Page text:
A study shows that virtual reality could help reduce risk in headers while maintaining performance levels

According to a new study, virtual reality could help soccer players train their header skills effectively, allowing them to practice without being exposed to the dangers that repetitive headers can bring.

After training with a Virtual Reality (VR) headset, the players showed better header performance in the “real world” compared to a control group that did not undergo training.

The results of the study, conducted by the Manchester Metropolitan University Institute of Sport and published in Virtual Reality today (Tuesday 6 June), show that VR is an effective method for physical injury training. The research provides new insights into how players can improve their technique despite training limitations.

The Football Association (FA) guidelines discourage all header training for children under the age of 12, while an attempt is underway to completely eliminate header training in games up to and including this age group.

At ages 12 and 13, heading should be limited to a single session with no more than five headers, and at ages 14 to 17 to no more than 10 headers per session, according to the FA’s guidelines.

Even in adult soccer at all skill levels, players are advised to only perform 10 “higher power headers” per training week, such as B. Headers from crosses, corners, free kicks and returning shots on goal.

The guidelines address concerns about the impact of repeated headers on a player’s longer-term well-being.

A study by the Manchester Metropolitan University Institute of Sport recently found immediate effects from the game of headers, showing that even a brief session of headers can result in a change in brain function and the way the brain communicates with muscles.

Ben Marshall, Lecturer in Sport and Exercise Psychology at the Manchester Met’s Institute of Sport, said: “Our results show that VR-based training can be used to improve real-world header performance and that this method is more effective than the skill not to train.” at all.

“This is important as current training guidelines recommend limiting the number of physical headers executed in training for all age groups due to the long-term risks involved to player health.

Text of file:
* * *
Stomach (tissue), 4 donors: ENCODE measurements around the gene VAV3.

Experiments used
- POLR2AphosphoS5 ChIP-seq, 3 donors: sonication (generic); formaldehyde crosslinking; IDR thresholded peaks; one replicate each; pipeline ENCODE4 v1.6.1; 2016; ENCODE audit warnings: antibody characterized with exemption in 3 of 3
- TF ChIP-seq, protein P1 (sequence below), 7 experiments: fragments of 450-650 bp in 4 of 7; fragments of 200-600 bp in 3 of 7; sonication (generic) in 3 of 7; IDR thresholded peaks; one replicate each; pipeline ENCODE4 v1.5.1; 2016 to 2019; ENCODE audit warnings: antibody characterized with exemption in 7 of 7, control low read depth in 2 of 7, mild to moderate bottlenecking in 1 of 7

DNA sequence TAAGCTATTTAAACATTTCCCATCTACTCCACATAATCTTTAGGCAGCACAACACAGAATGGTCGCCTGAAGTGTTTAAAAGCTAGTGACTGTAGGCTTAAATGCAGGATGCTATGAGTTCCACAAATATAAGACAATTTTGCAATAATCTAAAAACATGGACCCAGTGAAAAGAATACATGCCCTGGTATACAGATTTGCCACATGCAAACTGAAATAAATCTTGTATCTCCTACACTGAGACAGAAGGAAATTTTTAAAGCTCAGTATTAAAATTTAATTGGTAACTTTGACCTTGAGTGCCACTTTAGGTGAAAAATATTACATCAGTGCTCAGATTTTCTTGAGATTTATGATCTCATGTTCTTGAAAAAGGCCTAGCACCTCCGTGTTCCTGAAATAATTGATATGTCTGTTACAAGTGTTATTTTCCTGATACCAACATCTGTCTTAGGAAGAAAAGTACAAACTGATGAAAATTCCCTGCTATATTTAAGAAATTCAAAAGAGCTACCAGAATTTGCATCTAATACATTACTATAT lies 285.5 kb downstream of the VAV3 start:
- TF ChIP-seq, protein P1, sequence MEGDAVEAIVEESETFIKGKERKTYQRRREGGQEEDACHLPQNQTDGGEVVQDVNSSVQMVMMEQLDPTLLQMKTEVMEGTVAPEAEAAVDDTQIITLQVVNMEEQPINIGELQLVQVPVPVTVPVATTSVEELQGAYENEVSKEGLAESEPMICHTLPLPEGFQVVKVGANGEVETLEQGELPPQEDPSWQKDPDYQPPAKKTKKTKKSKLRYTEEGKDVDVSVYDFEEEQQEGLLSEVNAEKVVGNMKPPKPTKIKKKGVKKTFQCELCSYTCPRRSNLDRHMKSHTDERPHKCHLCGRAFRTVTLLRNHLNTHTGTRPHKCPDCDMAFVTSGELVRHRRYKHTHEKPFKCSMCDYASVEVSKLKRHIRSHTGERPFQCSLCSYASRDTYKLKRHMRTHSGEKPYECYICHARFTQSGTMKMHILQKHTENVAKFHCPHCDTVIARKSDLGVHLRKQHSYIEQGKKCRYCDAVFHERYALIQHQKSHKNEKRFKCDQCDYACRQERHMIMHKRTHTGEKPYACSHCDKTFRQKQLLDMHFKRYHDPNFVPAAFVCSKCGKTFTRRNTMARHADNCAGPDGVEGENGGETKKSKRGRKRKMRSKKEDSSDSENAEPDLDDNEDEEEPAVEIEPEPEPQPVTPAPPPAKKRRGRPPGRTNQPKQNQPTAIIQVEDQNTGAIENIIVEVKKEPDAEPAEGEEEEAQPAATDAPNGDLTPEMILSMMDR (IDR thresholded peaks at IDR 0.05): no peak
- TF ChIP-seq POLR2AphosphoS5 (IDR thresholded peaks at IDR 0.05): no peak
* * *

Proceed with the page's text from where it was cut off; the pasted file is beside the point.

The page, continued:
“Our results suggest that the inclusion of VR-based training could play an important role in the development of header skills in football, while also reducing the number of real-world headers and sub-concussive headbutts that players have to face – which is really positive.” is.”

A group of 36 adult recreational gamers, consisting of 30 men and six women, took part in the study.

They were divided into two groups of 18 people each: 16 men and two women in the control group who did not take part in any VR training, and 14 men and four women in the VR group.

All 36 participants participated in a ‘real world’ pre-test session, with each completing 15 recorded header attempts on target.

While the control group then rested for seven to 10 days, the VR group completed at least three 30-minute sessions of VR technology at their homes over a 10-day period.

They used the Oculus Quest 2 head-mounted display along with the Rezzil Player 22 application, which was used for soccer header training.

This application consists of 60 header training drills with high scores for consistency and accuracy that allow progression for more drills.

All participants then participated in a ‘real world’ post-test session, where each completed 15 recorded header attempts on target.

The results showed that the VR group significantly improved head performance, while the control group showed no significant improvement.

The study found that the VR group also reported greater confidence and improvements in head training compared to the control group.